William Grant Still (1895-1978) has finally been recognized by the mainstream musical community, for his piano and chamber music and for great orchestral works such as his Afro-American Symphoney and In Memoriam: The Colored Soldiers Who Died For Democracy. But few remember the operas that made up a major part of Still's musical legacy. Even Troubled Island, which premiered at the New York City Opera in 1949 with a libretto by Langston Hughes, is not available as a commercial recording. Scott Joplin's single surviving opera, Treemonisha, did not receive its professional premiere until 1975, despite the enduring popularity of his piano music.
Other African-American opera composers have yet to be rediscovered. Harry Lawrence Freeman composed more than a dozen opreas, many of which were performed by his own company, the Negro Grand Opera Opera Company, which toured African-American communities across the country. Ulysses Kay, a student of William Grant Still and respected African-American composer, also wrote several operas, now rarely performed.
Meanwhile, new African-Americans have been making names for themselves in opera. One of the most prominent is Anthony Davis, whose operas, including X: The Life and Times of Malcolm X and Amistad, combine traditional European musical models with elements of African-American genres like jazz and hip-hop.
Early American opera
Since this site launched in 1996, a resurgence in interest in contemporary opera has benefited many modern American composers. But many older American composers have yet to be rediscovered.
The earliest conventional grand opera written by an American is generally considered to be William Henry Fry's Leonora, which premiered in Philadelphia in 1845. Fry's operas, in the bel canto style, are skilfully done. Most of the composers of Fry's generation hewed closely to either German or Italian models, including Silas Gamliel Pratt, whom Richard Wagner famously called the "Richard Wagner of the United States." Pratt rejoined by labeling Wagner the "Silas Pratt of Germany." Other composers of this generation include George Frederick Bristow, the German-born Julius Eichberg, and the organist and composer Dudley Buck.
The turn of the century found a new growth of native classical music, with composers of the Second New England School, such as Amy Beach and George Whitefield Chadwick. Other composers continued to work in contemporary European, and especially German, idioms; these Germanic composers included Frederick S. Converse and Howard Hanson. Meanwhile, the Indianist school, led by Charles Wakefield Cadman, turned to the music of the American Indian for inspiration in an attempt to create a uniquely American sound.
Other notable composers of this period include Louis Gruenberg (1884-1964), a creative Lithuanian-born composer who premiered the popular opera The Emperor Jones at the Met, while also premiering innovative works like Green Mansions, composed for radio and featuring a prominent solo role for musical saw; and Reginald De Koven, a composer of popular operettas who crossed over to write skilful comic operas for the Met.
Christmas and holiday operas
Amahl and the Night Visitors is undoubtedly the most-performed American opera of all time, with church and community groups mounting productions every Christmas season. It is effective and popular, but for groups interested in branching out, there are alternatives to Amahl.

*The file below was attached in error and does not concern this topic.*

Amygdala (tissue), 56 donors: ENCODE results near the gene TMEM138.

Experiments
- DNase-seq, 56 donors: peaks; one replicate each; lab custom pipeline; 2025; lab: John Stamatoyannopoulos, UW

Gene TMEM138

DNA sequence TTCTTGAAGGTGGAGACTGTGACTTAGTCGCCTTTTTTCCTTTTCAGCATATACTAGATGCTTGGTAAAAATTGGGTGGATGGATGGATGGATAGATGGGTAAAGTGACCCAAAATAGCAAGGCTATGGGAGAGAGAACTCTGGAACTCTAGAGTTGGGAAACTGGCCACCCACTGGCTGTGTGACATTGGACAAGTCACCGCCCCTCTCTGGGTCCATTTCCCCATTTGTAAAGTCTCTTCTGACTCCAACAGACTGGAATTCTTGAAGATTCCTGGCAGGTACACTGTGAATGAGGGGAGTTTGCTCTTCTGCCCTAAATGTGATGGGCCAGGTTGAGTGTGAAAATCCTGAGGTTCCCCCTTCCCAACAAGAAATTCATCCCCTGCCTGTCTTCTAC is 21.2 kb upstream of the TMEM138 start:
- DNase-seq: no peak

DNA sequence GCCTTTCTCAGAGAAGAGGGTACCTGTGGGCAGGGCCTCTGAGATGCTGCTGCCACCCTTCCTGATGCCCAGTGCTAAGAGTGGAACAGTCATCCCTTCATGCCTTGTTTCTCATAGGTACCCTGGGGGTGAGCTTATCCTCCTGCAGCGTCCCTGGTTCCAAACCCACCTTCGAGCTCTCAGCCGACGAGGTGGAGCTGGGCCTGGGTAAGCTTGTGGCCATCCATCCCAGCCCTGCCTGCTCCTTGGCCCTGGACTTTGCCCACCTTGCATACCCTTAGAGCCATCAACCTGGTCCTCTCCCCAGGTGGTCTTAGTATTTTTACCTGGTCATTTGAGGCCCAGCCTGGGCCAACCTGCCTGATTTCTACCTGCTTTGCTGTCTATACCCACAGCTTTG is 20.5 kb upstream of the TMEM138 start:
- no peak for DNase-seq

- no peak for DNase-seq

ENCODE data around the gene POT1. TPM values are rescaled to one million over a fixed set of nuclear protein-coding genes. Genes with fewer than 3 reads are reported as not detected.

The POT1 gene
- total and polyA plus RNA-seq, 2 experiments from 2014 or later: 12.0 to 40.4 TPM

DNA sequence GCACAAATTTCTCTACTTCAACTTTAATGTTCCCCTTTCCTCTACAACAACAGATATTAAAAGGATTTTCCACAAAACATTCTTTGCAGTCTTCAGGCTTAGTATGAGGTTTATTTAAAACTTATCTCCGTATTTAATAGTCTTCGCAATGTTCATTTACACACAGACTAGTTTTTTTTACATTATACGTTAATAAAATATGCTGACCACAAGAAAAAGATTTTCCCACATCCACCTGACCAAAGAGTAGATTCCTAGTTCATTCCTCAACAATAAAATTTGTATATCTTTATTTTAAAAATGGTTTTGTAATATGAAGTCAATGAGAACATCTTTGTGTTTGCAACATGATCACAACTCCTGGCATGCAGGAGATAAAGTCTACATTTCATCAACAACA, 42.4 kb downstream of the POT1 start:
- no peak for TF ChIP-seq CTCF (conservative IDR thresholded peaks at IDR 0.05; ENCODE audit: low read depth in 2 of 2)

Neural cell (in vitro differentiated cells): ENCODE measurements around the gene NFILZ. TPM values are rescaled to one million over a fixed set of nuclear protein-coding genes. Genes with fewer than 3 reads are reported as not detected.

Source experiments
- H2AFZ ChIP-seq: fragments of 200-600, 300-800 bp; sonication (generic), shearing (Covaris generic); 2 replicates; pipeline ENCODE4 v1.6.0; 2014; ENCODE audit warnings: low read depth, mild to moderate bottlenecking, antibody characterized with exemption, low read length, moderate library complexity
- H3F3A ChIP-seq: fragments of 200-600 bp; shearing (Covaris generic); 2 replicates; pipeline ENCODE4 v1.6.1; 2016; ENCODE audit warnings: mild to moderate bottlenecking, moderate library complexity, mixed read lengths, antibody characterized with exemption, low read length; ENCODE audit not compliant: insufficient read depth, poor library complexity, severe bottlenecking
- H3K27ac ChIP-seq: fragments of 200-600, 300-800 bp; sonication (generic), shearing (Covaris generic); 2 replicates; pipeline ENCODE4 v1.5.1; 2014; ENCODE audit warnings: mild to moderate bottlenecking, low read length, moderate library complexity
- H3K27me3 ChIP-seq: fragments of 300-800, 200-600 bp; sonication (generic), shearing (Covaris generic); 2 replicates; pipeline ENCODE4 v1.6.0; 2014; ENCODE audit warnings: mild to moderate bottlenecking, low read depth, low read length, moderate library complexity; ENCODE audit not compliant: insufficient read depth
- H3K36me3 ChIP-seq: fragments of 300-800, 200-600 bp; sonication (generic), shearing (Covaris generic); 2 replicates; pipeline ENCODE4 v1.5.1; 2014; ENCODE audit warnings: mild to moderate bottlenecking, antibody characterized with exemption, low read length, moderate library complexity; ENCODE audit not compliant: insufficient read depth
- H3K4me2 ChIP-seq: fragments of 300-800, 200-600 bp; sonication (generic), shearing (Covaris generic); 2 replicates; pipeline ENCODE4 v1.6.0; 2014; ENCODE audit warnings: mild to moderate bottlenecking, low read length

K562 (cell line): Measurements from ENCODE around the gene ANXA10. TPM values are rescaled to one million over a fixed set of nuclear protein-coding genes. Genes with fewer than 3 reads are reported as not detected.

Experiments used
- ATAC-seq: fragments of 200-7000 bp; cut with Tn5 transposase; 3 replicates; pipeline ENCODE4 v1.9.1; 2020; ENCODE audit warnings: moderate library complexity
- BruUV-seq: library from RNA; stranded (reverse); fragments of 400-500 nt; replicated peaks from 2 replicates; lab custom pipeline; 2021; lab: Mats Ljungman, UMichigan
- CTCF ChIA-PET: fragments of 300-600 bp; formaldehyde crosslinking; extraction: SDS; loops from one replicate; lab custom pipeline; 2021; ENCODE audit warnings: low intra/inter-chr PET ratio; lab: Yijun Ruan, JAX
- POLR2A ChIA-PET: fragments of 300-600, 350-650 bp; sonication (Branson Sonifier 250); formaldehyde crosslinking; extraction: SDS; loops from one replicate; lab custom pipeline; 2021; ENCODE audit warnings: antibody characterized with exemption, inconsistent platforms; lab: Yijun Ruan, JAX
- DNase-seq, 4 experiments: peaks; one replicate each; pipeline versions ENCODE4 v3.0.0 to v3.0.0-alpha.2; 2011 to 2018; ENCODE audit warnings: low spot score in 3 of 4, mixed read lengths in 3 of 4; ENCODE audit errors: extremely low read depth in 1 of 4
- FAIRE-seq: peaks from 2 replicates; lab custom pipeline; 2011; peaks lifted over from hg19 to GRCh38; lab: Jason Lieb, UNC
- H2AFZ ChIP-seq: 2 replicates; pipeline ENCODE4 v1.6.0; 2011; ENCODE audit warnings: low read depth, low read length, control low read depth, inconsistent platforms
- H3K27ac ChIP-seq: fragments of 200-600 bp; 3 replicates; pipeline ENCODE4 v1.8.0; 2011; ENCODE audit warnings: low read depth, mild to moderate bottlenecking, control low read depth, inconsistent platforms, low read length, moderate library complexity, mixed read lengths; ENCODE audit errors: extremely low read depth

Like Amahl, Douglas Moore's The Greenfield Christmas Tree is a one-act piece that can be performed with mostly young singers and a children's chorus. It tells the story of the first Christmas tree in Massachusetts, complete with carols, Scandinavian dancing and talking animals.
David Conte has written a one-act opera based on O. Henry's classic Christmas story, The Gift of the Magi, which has been performed on a double bill with Amahl. Amateur companies should also give strong consideration to Randall Thompson's The Nativity According to St. Luke, written for amateur performance by one of America's foremost choral composers.
For an evening-length piece, John Adams' opera-cantata El Nino has challenging music for a professional company and soloists, and some of the only loosely connected numbers could be exerpted for concert performance.
Operas by American women
Women have long been underrepresented in certain musical professions, and especially in the ranks of composers. American women composers often had difficulty having their works performed, making the composition of operas especially impractical. However, despite these odds, there are some notable women in the ranks of America's opera composers.
One of the most prominent American woman composers of any type is Amy Beach. While famous for her songs, Beach wrote only one opera, the one-act Cabildo. It is not often performed today, but a recording is available.
The lack of performances did not deter early American woman composer Mary Carr Moore. While none of her ten completed operas received professional performances in her lifetime, her David Rizzio did have a gala amateur production at the Hollywood Bowl courtesy of some of the leading lights of the Los Angeles musical community when a planned European professional premiere fell through.
More recently, composers such as Brooklyn-born Deborah Drattell have had more access to the opera houses where their work belongs; Drattell's operas have been performed at the New York City Opera, the Los Angeles Opera, Glimmerglass, and other major companies.
Operas with famous librettists
Along with its best composers, some of America's best-known poets and playwrights have contributed to the American opera tradition.
Poets have always been drawn to opera. Gertrude Stein's librettos for Virgil Thomson's Four Saints in Three Acts and The Mother of Us All contributed greatly both to the works' power and to its formidable reputation as a modernist masterpiece. Edna St. Vincent Millay wrote Deems Taylor's The King's Henchman. More recently, J.D. McClatchy wrote Lowell Liebermann's Miss Lonelyhearts and Tobias Picker's Emmeline, and William Schuman's A Question of Taste; Alice Goodman wrote extremely effective librettos for John Adams' first two operas, Nixon in Chine and The Death of Klinghoffer.